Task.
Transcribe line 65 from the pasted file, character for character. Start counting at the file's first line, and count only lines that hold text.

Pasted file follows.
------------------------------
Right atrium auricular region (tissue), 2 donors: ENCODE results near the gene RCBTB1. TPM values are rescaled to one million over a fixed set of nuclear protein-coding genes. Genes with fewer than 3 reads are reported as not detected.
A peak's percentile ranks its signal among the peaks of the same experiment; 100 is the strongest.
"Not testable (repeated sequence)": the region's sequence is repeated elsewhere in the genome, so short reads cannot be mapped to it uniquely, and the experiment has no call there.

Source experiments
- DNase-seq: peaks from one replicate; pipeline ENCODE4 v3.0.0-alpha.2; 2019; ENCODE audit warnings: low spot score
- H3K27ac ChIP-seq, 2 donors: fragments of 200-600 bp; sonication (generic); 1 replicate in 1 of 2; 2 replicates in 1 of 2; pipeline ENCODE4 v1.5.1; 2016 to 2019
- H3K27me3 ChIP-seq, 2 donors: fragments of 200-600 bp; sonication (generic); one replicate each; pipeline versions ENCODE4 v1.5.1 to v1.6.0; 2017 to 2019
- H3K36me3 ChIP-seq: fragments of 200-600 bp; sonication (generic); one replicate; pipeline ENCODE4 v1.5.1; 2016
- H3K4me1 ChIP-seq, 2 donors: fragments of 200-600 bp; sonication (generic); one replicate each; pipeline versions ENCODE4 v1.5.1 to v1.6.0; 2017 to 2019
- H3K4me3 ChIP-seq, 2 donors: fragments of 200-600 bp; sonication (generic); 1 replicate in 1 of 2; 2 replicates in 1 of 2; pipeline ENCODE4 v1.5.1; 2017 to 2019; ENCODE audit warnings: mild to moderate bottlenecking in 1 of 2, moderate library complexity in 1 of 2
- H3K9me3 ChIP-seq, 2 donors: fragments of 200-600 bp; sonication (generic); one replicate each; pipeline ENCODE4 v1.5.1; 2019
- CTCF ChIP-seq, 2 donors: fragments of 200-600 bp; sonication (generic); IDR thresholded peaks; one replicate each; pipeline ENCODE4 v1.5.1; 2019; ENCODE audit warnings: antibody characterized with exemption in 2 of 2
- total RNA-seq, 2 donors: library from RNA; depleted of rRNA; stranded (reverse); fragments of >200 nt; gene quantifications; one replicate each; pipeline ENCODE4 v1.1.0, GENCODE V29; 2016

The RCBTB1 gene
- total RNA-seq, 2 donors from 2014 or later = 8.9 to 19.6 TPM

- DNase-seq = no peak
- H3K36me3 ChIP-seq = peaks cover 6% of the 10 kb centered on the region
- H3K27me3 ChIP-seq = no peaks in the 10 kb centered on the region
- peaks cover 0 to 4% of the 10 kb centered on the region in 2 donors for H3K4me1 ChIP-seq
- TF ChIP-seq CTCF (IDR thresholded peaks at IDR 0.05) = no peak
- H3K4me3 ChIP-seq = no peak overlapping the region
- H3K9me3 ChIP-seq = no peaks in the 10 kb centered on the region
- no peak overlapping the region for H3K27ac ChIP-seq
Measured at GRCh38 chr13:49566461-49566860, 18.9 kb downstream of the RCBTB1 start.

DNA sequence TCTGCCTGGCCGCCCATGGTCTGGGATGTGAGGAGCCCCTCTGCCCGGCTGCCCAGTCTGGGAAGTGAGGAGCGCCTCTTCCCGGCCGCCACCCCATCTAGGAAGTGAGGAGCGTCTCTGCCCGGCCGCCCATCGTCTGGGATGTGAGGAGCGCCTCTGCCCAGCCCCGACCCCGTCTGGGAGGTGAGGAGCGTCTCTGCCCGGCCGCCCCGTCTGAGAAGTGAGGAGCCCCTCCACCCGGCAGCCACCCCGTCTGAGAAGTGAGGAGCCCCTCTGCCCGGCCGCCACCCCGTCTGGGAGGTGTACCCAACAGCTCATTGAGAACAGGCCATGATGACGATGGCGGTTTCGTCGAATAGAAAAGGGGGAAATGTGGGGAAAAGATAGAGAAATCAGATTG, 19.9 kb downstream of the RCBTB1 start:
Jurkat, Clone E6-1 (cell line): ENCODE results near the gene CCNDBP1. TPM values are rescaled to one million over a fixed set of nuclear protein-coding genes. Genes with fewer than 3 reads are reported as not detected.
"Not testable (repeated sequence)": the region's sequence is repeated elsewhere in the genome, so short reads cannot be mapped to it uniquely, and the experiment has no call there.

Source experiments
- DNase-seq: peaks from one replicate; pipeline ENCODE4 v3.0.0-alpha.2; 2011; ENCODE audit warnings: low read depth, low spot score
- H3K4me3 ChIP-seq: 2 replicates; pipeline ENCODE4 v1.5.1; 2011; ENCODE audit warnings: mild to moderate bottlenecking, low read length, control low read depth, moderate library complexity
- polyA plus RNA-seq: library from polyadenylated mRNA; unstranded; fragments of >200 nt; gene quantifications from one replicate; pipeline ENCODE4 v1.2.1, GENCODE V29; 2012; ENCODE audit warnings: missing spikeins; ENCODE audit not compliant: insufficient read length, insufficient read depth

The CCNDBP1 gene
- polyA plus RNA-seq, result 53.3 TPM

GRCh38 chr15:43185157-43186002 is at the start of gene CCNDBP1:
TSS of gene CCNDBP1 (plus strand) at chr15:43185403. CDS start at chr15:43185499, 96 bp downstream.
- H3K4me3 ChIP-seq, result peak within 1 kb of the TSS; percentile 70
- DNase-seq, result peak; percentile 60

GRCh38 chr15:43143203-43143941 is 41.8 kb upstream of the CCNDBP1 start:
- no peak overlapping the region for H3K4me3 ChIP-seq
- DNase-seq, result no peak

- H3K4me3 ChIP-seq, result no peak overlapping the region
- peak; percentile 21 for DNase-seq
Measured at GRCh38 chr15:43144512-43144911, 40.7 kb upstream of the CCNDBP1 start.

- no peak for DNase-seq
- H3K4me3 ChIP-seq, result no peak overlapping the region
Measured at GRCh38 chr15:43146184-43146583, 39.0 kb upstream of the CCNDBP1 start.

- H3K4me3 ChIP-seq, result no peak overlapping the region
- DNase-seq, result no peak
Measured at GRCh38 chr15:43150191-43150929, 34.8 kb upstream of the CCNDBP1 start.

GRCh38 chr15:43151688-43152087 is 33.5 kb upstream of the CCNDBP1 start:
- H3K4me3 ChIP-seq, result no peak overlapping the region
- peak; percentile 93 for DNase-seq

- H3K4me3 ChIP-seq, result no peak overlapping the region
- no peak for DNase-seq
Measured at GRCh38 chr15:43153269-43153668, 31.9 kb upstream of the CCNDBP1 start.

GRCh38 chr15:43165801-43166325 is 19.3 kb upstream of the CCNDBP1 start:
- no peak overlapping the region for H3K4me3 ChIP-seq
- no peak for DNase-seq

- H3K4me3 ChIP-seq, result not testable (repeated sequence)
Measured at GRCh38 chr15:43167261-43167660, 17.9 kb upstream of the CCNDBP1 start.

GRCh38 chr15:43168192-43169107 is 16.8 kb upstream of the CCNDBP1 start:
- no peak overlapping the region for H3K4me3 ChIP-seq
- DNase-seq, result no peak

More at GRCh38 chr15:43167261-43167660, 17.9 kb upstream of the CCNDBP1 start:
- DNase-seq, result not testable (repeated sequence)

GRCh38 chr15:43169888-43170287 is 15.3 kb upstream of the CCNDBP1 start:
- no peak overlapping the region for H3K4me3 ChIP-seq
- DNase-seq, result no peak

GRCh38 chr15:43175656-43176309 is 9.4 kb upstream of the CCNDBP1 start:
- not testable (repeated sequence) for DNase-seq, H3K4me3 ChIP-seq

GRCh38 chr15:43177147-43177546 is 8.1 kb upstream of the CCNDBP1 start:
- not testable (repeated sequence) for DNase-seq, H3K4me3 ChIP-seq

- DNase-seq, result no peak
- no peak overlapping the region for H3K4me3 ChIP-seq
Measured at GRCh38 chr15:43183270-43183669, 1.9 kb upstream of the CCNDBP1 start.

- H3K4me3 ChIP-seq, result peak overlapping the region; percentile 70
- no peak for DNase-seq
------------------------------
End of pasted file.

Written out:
- DNase-seq, result not testable (repeated sequence)